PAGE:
Director and Choreographer: Matthew Bourne
Music: Sergei Prokofiev
Reviewer: Tate James
Matthew Bourne brings his own brand of magic to the Lowry with his latest tour of Cinderella. Though maybe not as definitive as the ever popular Nutcracker or the iconic Swan Lake, this may just be the most enchanting production in his New Adventures repertoire. Originally conceived in 1997 and revived once before in 2010, this tale of love against the odds feels fresher than ever.
The essence of the Grimm-Perrault hybrid fairytale still remains true: a beautiful girl living with her ugly-souled Step Family dreams of a better life until her Fairy Godmother grants her wishes, she meets the perfect man and is reunited with the aid of a discarded shoe. In Bourne’s hands though, the provincial fairytale setting is replaced with the danger and disaster of London during the Blitz, with the obligatory ball taking place in the glamorous Café de Paris in Soho, which was bombed during the air raids.
It’s the perfect combination of contemporary dance, opulent 1940s design and wartime nostalgia. Lez Brotherston’s set and costume designs are exquisite; the hollowed out London street of the set with additional accentuated elements compliment the extended physicality of the choreography and heightened storytelling beautifully. Bourne always gives exaggerated drama in his narrative and movement vocabulary, and this is aided perfectly by the design of each new location, costume and set piece.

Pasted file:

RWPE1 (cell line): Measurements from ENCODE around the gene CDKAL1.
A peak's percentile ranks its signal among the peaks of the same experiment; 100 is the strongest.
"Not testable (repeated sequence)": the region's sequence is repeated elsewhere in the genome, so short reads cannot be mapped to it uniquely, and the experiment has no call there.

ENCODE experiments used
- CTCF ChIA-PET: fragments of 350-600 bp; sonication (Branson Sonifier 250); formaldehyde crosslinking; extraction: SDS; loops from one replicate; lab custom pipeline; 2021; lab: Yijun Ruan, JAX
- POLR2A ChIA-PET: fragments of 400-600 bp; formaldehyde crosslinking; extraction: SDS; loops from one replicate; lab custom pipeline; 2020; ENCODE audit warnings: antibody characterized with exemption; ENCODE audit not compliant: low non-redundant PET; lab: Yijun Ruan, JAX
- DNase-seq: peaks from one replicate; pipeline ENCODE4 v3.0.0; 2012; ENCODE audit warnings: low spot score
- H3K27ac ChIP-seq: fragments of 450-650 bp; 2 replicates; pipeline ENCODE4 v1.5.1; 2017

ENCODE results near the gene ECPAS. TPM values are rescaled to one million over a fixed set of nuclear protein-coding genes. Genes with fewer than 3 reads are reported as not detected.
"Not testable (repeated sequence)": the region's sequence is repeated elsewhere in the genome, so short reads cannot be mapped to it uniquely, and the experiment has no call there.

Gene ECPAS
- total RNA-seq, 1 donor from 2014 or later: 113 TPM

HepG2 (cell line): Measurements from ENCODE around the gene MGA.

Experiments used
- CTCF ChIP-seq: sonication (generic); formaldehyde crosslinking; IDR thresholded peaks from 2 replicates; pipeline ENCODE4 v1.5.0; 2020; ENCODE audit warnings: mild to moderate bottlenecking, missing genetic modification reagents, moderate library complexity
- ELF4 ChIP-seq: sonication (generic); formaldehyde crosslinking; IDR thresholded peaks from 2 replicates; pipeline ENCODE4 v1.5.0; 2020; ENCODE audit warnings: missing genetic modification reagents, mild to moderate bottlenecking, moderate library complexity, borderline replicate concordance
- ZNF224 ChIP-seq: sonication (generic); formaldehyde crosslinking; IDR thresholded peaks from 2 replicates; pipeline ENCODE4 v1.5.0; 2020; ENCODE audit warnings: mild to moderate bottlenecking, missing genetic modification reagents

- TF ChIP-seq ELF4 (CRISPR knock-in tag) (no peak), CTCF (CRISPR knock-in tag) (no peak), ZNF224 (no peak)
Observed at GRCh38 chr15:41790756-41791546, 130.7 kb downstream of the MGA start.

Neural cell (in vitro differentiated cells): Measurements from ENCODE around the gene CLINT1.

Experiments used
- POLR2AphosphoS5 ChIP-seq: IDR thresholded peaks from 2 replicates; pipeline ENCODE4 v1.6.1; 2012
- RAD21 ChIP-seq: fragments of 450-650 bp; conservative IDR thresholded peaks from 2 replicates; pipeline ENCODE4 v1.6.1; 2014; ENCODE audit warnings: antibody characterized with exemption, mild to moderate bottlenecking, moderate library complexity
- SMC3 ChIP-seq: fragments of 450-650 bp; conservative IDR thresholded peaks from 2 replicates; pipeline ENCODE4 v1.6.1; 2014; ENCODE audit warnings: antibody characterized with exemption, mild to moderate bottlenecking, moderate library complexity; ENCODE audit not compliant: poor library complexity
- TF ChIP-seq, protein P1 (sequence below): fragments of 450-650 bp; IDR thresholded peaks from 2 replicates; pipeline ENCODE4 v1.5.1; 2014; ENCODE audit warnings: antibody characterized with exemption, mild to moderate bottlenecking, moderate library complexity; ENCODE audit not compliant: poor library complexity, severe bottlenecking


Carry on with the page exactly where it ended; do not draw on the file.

Prokofiev may be better known for his Dance of the Knight’s, from Romeo and Juliet, thanks to Sir Alan Sugar, but this beautiful score written during World War II proves to be the perfect accompaniment to this new Wartime Reimagining of a classic. The prince is a pilot, and the stepfather, an injured veteran; and even the Fairy Godmother is replaced with an Angel who is, no doubt, sent to watch over all of the souls at risk during the darkest hours. As with all traditional Ballet Companies, the leading roles are shared between the company, and what a company?!
Will Bozier makes a commanding Pilot, and Andrew Monaghan, who shares the role, is the star of the step-family as Malcolm, the step-brother who bags himself a soldier. Anjali Mehra is suitably snide and deliciously devilish as the Step-Mother whilst Liam Mower is ethereal and empowering as the Angel, orchestrating the evening with a poise not dissimilar to the Swans of Swan Lake.
But it is Ashley Shaw in the title role who captures our attention and heart, from her first step in her sparkly shoes until her final bow; every gesture and affectation oozes the innocence of a neglected daughter and the joy of a girl at her first dance.
This truly is a magical night at the theatre showing an exciting union of Matthew Bourne’s own unique choreographic flair and the unfamiliar but delightful music of Wartime Prokofiev. It is definitely worth missing your carriage at midnight for!
Runs Until Saturday 17th March 2018 | Image: Johan Persson